Methodology used in Canadian cities tax study not comparable
The City of Vancouver is providing additional context regarding the methodology used in a study which claims that Vancouver has the highest taxes among larger Canadian cities.
A study conducted by Dr. Andrey Pavlov, Simon Fraser University Professor of Finance and Real Estate, uses single family property value benchmarks for cities across Canada, however that comparison does not reflect that Vancouver is a regional city while other major cities in Canada - such as Toronto - are amalgamated/metropolitan cities.
For example, using the benchmark price for a property in Metro Vancouver of $1.4m would be more comparable to the benchmark price used in the study for Toronto. In Vancouver, that property would pay approximately $4,165 in taxes, below both Ottawa and Toronto in the analysis included in the study.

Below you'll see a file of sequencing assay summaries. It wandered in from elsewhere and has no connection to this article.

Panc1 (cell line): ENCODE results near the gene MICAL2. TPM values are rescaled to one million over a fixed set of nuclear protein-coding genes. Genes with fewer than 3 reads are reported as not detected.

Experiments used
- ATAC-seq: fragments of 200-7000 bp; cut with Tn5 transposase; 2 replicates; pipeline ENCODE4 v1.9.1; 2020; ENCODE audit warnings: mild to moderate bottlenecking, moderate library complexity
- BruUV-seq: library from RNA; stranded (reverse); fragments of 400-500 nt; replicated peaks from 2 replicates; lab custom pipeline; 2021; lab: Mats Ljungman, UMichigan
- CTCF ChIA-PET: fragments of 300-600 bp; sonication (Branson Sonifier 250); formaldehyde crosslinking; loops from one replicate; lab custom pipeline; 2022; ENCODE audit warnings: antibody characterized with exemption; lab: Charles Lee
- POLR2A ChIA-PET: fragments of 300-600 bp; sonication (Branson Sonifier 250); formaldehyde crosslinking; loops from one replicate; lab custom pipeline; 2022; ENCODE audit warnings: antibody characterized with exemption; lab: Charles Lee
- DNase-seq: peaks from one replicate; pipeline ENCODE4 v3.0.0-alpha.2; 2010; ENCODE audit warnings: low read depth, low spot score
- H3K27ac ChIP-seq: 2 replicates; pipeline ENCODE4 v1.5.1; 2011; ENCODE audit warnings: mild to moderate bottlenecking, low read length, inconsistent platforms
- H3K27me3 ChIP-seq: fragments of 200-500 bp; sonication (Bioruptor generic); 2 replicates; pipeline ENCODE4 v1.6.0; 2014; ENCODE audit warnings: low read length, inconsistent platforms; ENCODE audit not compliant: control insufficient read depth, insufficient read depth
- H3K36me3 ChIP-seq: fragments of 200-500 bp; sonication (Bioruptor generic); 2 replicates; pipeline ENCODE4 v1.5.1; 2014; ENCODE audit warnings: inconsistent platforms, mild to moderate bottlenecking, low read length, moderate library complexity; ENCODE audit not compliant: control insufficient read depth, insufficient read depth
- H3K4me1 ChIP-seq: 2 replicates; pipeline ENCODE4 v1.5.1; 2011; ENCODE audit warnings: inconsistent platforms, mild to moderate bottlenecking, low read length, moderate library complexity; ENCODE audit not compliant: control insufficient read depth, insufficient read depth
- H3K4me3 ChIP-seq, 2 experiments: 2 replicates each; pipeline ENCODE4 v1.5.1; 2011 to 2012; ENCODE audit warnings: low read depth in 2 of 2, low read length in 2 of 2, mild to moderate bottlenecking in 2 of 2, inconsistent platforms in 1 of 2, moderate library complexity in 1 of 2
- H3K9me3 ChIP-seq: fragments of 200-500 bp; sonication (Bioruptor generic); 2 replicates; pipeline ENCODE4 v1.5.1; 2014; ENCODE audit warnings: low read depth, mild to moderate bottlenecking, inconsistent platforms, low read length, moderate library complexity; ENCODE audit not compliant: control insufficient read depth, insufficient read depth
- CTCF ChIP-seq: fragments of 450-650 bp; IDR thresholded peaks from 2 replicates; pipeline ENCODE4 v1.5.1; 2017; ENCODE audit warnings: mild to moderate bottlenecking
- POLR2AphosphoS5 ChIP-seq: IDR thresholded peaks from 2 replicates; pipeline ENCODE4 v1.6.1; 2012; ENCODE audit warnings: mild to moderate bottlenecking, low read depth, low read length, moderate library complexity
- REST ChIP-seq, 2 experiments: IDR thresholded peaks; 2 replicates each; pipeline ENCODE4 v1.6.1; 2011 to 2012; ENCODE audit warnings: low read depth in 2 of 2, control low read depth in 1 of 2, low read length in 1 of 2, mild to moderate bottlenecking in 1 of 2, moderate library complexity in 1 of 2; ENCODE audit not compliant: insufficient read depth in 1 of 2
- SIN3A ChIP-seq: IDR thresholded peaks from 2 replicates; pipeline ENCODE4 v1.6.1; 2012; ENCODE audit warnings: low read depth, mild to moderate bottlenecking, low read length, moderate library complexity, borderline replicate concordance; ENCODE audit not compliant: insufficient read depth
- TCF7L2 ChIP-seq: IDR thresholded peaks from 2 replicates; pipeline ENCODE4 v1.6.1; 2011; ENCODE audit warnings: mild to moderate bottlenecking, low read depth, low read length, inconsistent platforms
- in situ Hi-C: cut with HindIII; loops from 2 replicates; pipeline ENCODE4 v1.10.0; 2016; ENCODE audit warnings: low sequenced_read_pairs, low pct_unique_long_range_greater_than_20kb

The City of Vancouver regularly benchmarks with other municipalities across Metro Vancouver. In 2019, Vancouver's combined property taxes and utility fees for a median single family home were below the average among Metro Vancouver municipalities.
|Municipality||2019 combined municipal property tax and utility fees for median single-family home|
|North Vancouver (District)||$4,362|
|North Vancouver (City)||$3,662|
|Township of Langley||$3,377|
It should be noted that comparison between cities is difficult. Some municipalities charge separately for utilities and some are included within the property tax levy.
Municipalities across Canada provide different services which may be funded by property taxes in one city and other sources in another.
Provinces also have differing models to fund municipalities, including some which transfer funds directly to the municipalities to fund services. Some municipalities such as Toronto have the authority for revenue from sources such as a property transfer tax, which offset reliance on property tax as a funding source. As such, an analysis directly comparing property tax between cities is not complete.